7 important e-scooter laws you should know in California

Posted by Neil Shouse | Sep 19, 2019 | 0 Comments

There are 7 important traffic laws that apply to electric scooters in California. They require electric scooter, or E-scooter, riders to:

electric scooters

1. Minors have to wear helmets (California Vehicle Code §21235(c))

California Vehicle Code (CVC) §21235 was specifically written for E-scooters. One of the sections in it requires riders under 18 to use a bike helmet while on an E-scooter. That bike helmet has to fit properly. It also has to be fastened.

Adults do not have to comply with this requirement. They can ride E-scooters without wearing a helmet. E-scooter companies like Lime and Bird recommend only riding with a helmet. Riding without one is often done at your own risk.

Violating this section of the Vehicle Code can lead to a ticket of around $200. The vast majority of E-scooter tickets had been for not wearing a helmet before it was made legal in 2019.1

2. Maximum speed is 15 mph (CVC §22411)

CVC §22411 puts a speed limit on E-scooters. That speed limit is 15 miles per hour. Going over this speed limit can result in a traffic stop and a ticket. That ticket can cost up to $250.

E-scooter sharing companies like Lime and Bird build their scooters to only go up to 15mph. However, fully accelerating and going downhill can make the scooter go faster.

3. Use bike lanes (CVC §21229)

CVC §21229 requires E-scooters be ridden in bike lanes whenever one is available.

The traffic law refers to a “Class II bicycle lane.” This type of bicycle lane is on the right edge of a street and has a solid white line on each side. It usually has a bicycle symbol inside the white borders. It only facilitates one-way riding.

The law only allows for 4 exceptions to riding in a Class II bike lane:

  1. While passing another vehicle or pedestrian,
  2. When completing a left hand turn,
  3. To avoid debris or other hazards in the bike lane, or
  4. When turning right.

4. No tandem rides, stay off the sidewalks, and have a valid license (CVC §21235)

In addition to requiring E-scooter riders to wear a helmet, CVC §21235 forbids:

  • Riding with a passenger on the scooter (also known as a “tandem ride”),2
  • Riding an E-scooter on the sidewalk,3 and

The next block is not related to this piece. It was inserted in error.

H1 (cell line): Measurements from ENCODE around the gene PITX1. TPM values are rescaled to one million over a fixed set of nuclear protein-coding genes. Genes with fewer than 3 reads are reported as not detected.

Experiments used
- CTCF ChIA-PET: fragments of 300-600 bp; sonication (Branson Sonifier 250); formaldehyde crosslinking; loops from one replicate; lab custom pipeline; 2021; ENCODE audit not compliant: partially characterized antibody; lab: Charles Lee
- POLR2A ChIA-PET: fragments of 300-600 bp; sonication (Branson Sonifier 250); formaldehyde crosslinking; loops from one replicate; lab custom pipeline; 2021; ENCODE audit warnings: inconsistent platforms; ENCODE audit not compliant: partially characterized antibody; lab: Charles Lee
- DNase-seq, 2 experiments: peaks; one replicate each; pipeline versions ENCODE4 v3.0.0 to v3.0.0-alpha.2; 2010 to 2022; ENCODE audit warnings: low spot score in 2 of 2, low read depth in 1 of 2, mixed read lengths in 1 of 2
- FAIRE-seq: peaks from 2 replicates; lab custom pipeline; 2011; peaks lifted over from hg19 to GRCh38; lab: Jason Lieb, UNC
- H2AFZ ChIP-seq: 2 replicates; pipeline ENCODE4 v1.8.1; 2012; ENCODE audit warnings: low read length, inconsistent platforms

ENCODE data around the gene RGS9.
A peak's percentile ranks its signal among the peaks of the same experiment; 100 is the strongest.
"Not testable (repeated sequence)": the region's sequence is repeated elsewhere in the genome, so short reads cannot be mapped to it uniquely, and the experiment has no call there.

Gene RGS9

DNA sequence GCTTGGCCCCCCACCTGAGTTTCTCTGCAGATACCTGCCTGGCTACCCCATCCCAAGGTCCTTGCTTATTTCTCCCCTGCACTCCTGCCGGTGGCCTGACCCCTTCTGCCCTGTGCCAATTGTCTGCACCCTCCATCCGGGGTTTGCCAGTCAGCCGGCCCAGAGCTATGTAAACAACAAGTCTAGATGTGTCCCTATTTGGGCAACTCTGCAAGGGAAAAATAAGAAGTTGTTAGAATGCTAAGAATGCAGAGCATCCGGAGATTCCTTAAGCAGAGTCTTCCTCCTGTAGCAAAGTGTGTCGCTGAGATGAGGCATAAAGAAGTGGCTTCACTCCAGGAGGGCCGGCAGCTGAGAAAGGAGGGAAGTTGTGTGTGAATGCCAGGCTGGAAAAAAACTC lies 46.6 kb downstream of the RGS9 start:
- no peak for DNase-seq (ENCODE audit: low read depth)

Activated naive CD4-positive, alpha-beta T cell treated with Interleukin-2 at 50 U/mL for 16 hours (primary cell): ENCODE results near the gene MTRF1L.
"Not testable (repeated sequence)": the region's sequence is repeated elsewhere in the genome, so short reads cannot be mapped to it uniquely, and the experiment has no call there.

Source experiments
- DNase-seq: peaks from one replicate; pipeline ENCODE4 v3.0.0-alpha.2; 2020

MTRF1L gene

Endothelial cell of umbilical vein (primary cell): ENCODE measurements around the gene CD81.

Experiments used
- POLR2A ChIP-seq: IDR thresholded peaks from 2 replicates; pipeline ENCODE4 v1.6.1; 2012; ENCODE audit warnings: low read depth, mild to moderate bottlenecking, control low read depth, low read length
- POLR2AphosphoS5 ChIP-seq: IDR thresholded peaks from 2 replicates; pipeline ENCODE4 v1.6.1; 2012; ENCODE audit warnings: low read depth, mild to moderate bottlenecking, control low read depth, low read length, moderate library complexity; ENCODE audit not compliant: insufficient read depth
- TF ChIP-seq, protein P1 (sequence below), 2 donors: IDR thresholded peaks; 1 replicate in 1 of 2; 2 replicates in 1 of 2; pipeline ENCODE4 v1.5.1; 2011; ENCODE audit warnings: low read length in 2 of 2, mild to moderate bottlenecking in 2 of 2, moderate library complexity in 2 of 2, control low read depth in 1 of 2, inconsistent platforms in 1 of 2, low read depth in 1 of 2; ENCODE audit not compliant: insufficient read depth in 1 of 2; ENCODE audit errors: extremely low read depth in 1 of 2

• Driving an E-scooter without having a valid drivers' license.4

The only time you are allowed to ride an E-scooter on the sidewalk is to park the scooter or get a parked scooter onto the street.

CVC§21235 allows people to ride an E-scooter with a valid learner's permit, in addition to a drivers' license.

Violations are penalized with traffic tickets. Those tickets are usually around $200.

5. Dismount and walk for left hand turns (CVC §21228)

CVC §21228 is an especially onerous traffic rule for E-scooter riders. It forces E-scooters to turn left by:

  • Stopping after the intersection on the right curb,
  • Dismounting, and
  • Crossing the roadway on foot.

6. Crosswalk rules (CVC §275)

CVC §275 defines a crosswalk. At street intersections that are approximately right angles, crosswalks are technically sidewalks under this definition.

Under CVC §21235(g), it is a traffic violation to ride an E-scooter on a sidewalk. Therefore, it is also a violation to ride one in a crosswalk. Doing so can lead to a traffic ticket of around $200.

7. E-scooters have to follow traffic rules like a motor vehicle (CVC §21221)

CVC §21221 is a kind of “catch-all” traffic law for E-scooters. It says that E-scooters have all the same rights and responsibilities as a motor vehicle. The only exception is where those rights or responsibilities “by their very nature, can have no application.”

This traffic provision makes specific mention of driving under the influence of drugs or alcohol. Drunk E-scootering can lead to a DUI charge, as well as a traffic ticket of around $350.


  1. Lauryn Schroeder, “Motorized scooter tickets leap in San Diego,” The San Diego Union-Tribune (February 3, 2019).

  2. CVC §21235(e).

  3. CVC §21235(g).

  4. CVC §21235(d).

About the Author

Neil Shouse

A former Los Angeles prosecutor, attorney Neil Shouse graduated with honors from UC Berkeley and Harvard Law School (and completed additional graduate studies at MIT). He has been featured on CNN, Good Morning America, Dr Phil, Court TV, The Today Show and Court TV. Mr Shouse has been recognized by the National Trial Lawyers as one of the Top 100 Criminal and Top 100 Civil Attorneys.


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